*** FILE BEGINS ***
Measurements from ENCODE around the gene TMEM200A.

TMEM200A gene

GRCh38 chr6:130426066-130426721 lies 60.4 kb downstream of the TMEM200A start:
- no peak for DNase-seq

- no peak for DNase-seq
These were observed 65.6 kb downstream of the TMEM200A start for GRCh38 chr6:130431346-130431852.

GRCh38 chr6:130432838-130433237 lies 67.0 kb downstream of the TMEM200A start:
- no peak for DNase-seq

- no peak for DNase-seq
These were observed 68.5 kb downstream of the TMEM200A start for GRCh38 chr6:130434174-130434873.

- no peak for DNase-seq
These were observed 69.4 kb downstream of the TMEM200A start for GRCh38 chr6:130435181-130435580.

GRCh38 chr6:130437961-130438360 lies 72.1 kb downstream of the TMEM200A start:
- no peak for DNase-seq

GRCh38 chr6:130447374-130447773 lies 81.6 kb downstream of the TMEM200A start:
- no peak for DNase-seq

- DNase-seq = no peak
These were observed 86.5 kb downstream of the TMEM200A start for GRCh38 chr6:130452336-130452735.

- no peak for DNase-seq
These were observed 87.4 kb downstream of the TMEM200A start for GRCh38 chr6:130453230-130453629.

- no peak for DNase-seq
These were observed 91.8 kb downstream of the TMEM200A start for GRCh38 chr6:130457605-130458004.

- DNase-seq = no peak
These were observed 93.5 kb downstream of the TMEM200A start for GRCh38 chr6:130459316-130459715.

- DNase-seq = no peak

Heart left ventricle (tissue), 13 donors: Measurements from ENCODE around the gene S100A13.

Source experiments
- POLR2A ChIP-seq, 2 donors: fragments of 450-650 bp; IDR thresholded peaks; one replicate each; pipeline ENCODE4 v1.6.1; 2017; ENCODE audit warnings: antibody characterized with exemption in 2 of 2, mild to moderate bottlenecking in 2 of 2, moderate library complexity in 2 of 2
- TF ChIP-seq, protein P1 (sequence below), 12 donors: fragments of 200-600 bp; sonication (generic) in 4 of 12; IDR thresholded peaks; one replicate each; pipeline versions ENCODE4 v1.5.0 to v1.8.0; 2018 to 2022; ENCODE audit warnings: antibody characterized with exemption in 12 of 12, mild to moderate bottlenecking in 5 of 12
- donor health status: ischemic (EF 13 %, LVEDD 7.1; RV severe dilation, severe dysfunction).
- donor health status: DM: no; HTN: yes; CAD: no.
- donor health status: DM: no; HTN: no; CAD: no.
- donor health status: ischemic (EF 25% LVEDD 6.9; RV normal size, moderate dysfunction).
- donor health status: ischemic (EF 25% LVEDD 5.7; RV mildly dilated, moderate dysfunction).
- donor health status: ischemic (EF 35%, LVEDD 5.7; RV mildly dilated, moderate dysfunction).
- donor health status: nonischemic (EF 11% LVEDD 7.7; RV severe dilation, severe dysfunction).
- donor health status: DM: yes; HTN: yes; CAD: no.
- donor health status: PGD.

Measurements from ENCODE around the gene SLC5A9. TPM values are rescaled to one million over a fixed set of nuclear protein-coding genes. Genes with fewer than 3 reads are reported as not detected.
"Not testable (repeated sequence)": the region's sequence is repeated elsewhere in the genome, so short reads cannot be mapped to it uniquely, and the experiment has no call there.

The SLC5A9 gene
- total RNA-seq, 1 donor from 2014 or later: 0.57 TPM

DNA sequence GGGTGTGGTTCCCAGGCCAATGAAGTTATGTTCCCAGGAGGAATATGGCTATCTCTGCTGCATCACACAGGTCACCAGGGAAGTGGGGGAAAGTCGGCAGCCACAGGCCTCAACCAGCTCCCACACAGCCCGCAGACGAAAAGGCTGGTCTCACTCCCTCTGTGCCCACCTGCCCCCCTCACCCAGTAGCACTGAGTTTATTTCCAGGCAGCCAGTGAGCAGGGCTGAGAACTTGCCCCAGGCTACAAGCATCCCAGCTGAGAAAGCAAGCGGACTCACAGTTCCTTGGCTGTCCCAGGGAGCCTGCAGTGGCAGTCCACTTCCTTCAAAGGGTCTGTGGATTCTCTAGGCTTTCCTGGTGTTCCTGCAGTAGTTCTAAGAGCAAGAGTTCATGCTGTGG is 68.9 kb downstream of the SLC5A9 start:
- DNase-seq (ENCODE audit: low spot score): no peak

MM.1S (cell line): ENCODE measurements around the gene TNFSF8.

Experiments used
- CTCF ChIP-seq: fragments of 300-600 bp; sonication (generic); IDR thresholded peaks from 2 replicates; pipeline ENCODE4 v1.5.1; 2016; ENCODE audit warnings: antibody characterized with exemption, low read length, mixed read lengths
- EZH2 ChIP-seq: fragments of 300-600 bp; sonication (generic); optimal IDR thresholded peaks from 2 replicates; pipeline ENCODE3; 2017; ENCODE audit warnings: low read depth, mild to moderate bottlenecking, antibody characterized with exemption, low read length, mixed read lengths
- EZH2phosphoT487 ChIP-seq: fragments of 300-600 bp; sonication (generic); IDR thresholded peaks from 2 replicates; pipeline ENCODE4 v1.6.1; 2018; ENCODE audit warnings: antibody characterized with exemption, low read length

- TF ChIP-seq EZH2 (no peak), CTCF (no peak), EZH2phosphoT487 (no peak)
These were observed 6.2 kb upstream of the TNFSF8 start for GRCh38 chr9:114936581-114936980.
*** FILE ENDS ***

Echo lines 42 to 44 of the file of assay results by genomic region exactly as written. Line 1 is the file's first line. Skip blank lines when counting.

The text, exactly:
- total RNA-seq, 1 donor from 2014 or later: 0.57 TPM

DNA sequence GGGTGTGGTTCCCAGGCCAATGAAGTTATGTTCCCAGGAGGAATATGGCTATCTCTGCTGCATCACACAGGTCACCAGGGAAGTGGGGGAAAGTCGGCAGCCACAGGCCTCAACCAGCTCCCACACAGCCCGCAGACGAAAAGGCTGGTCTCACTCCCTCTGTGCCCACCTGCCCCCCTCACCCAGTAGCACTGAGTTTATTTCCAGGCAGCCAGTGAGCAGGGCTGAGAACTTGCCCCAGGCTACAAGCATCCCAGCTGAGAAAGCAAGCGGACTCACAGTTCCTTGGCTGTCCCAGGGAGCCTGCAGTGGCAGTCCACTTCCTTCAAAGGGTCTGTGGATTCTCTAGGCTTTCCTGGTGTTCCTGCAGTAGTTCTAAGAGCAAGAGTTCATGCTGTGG is 68.9 kb downstream of the SLC5A9 start:
- DNase-seq (ENCODE audit: low spot score): no peak